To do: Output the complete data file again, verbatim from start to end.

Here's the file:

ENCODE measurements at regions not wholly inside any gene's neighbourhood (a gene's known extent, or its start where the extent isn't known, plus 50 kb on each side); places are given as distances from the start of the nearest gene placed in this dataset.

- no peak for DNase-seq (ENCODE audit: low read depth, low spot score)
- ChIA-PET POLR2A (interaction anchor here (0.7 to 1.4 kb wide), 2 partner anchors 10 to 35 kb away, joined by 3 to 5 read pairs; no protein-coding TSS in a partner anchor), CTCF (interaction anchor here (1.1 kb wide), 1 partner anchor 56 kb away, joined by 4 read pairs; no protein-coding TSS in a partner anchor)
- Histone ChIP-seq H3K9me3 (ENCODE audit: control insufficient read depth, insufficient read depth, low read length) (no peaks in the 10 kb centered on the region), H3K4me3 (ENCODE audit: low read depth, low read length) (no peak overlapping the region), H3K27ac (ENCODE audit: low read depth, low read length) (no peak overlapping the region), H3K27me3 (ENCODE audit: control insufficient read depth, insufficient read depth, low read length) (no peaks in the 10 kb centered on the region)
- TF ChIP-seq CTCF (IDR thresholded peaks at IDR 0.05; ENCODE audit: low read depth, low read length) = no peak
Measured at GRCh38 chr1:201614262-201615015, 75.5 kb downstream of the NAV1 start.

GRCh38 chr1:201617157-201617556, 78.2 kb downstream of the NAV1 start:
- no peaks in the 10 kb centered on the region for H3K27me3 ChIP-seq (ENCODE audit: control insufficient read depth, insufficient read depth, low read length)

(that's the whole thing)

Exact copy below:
ENCODE measurements at regions not wholly inside any gene's neighbourhood (a gene's known extent, or its start where the extent isn't known, plus 50 kb on each side); places are given as distances from the start of the nearest gene placed in this dataset.

- no peak for DNase-seq (ENCODE audit: low read depth, low spot score)
- ChIA-PET POLR2A (interaction anchor here (0.7 to 1.4 kb wide), 2 partner anchors 10 to 35 kb away, joined by 3 to 5 read pairs; no protein-coding TSS in a partner anchor), CTCF (interaction anchor here (1.1 kb wide), 1 partner anchor 56 kb away, joined by 4 read pairs; no protein-coding TSS in a partner anchor)
- Histone ChIP-seq H3K9me3 (ENCODE audit: control insufficient read depth, insufficient read depth, low read length) (no peaks in the 10 kb centered on the region), H3K4me3 (ENCODE audit: low read depth, low read length) (no peak overlapping the region), H3K27ac (ENCODE audit: low read depth, low read length) (no peak overlapping the region), H3K27me3 (ENCODE audit: control insufficient read depth, insufficient read depth, low read length) (no peaks in the 10 kb centered on the region)
- TF ChIP-seq CTCF (IDR thresholded peaks at IDR 0.05; ENCODE audit: low read depth, low read length) = no peak
Measured at GRCh38 chr1:201614262-201615015, 75.5 kb downstream of the NAV1 start.

GRCh38 chr1:201617157-201617556, 78.2 kb downstream of the NAV1 start:
- no peaks in the 10 kb centered on the region for H3K27me3 ChIP-seq (ENCODE audit: control insufficient read depth, insufficient read depth, low read length)